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Vet J. 2009 Feb;179(2):247-53. Epub 2007 Oct 26.

Indoor confinement and physical inactivity rather than the proportion of dry food are risk factors in the development of feline type 2 diabetes mellitus.

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1
Department of Clinical Sciences of Companion Animals, Utrecht University, NL-3508 TD, Utrecht, The Netherlands. L.I.Slingerland@vet.uu.nl

Abstract

With domestication and urbanisation, cats have transformed from being hunting animals that eat protein-rich prey into more sedentary animals that eat a carbohydrate-rich diet. It was hypothesised that a high intake of dry cat food and a lack of physical activity may play a role in the development of feline type 2 diabetes mellitus. Information on dietary history and physical activity of 96 cats with diabetes mellitus and 192 matched controls was collected retrospectively, using a telephone questionnaire. Conditional logistic regression analysis was used to investigate the association between questionnaire-derived variables and the development of diabetes mellitus. The energy percentage of dry food in the diet was not significantly correlated with the development of diabetes mellitus (P=0.29), whereas both indoor confinement (P=0.002) and low physical activity (P=0.004) were. The results indicated that the proportion of dry food in a cat's diet may not be an independent risk factor for the development of type 2 diabetes mellitus, whereas physical inactivity and indoor confinement are.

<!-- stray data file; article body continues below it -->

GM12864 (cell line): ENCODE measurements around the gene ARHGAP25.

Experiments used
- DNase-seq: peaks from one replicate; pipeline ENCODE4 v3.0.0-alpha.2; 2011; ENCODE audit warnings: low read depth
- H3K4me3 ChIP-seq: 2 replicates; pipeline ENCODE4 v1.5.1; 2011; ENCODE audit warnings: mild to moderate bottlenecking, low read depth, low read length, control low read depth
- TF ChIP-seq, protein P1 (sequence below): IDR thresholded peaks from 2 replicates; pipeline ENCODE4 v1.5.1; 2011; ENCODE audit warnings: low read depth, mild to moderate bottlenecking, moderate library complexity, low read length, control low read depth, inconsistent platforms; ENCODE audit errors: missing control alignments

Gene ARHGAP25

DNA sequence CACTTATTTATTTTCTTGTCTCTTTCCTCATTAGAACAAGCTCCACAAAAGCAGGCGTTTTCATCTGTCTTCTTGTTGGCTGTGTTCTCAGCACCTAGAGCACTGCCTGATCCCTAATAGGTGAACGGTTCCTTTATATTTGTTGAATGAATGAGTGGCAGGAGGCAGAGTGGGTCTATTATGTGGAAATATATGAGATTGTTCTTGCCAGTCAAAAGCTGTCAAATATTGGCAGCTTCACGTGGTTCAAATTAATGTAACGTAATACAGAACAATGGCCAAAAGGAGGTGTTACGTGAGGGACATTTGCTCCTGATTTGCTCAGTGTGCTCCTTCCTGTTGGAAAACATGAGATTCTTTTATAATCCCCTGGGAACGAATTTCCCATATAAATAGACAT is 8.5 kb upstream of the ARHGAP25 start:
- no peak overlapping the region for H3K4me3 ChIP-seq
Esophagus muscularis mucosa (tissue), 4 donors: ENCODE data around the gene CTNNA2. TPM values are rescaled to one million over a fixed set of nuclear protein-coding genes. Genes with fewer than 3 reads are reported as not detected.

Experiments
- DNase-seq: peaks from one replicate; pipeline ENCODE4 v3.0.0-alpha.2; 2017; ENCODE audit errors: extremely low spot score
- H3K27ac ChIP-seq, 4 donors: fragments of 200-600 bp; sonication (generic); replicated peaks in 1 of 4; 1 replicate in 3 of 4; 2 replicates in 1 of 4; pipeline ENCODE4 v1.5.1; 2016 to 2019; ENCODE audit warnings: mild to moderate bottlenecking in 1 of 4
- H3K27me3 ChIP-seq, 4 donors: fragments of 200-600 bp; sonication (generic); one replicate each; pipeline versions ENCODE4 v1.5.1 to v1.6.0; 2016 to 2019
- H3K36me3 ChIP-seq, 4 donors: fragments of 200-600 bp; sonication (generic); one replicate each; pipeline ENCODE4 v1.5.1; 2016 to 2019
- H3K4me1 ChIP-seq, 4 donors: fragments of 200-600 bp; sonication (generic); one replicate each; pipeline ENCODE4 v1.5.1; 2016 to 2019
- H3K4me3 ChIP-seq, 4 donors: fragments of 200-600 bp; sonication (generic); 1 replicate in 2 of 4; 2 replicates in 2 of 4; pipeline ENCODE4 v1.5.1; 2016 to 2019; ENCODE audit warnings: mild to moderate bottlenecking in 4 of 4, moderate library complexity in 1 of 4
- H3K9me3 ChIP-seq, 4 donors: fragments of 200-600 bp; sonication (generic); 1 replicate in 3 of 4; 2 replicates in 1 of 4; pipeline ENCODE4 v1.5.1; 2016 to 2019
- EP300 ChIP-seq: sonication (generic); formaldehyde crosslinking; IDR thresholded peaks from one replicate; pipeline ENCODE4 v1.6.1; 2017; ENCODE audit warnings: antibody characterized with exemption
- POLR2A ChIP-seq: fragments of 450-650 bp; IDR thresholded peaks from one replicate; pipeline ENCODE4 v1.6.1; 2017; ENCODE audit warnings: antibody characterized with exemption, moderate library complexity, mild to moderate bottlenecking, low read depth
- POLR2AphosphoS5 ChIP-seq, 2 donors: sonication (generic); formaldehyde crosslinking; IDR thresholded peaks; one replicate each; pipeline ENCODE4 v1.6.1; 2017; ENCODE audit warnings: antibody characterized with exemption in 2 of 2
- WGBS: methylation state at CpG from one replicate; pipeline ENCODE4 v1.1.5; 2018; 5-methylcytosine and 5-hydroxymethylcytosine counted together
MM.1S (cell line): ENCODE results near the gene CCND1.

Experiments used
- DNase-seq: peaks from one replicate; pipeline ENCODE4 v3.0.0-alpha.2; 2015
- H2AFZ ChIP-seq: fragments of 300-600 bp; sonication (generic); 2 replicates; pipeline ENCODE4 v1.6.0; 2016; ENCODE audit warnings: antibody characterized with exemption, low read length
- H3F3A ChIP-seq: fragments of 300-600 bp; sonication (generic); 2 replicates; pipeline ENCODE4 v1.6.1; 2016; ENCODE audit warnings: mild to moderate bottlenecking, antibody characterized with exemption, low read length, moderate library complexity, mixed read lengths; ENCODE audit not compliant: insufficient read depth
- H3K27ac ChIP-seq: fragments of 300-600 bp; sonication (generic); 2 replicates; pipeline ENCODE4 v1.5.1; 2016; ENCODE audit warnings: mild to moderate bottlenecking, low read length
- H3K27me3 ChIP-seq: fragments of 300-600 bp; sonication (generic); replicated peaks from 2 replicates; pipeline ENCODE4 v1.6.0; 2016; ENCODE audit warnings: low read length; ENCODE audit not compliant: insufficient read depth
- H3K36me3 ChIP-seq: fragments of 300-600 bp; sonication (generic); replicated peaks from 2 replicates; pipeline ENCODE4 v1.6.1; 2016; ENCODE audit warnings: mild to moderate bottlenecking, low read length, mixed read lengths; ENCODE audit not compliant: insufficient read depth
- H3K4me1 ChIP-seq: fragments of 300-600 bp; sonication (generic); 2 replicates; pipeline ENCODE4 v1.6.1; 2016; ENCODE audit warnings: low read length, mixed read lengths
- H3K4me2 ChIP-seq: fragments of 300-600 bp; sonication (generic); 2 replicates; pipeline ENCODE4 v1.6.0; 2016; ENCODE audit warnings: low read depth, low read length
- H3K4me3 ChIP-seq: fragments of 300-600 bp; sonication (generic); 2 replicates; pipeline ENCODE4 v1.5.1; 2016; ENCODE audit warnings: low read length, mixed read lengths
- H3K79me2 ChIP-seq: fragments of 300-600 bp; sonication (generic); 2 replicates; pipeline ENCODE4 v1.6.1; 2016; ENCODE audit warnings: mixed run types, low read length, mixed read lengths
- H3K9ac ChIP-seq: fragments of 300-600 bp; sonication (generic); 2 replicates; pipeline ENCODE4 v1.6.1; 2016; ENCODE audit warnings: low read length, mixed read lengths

PMID:
17964833
DOI:
10.1016/j.tvjl.2007.08.035
[Indexed for MEDLINE]
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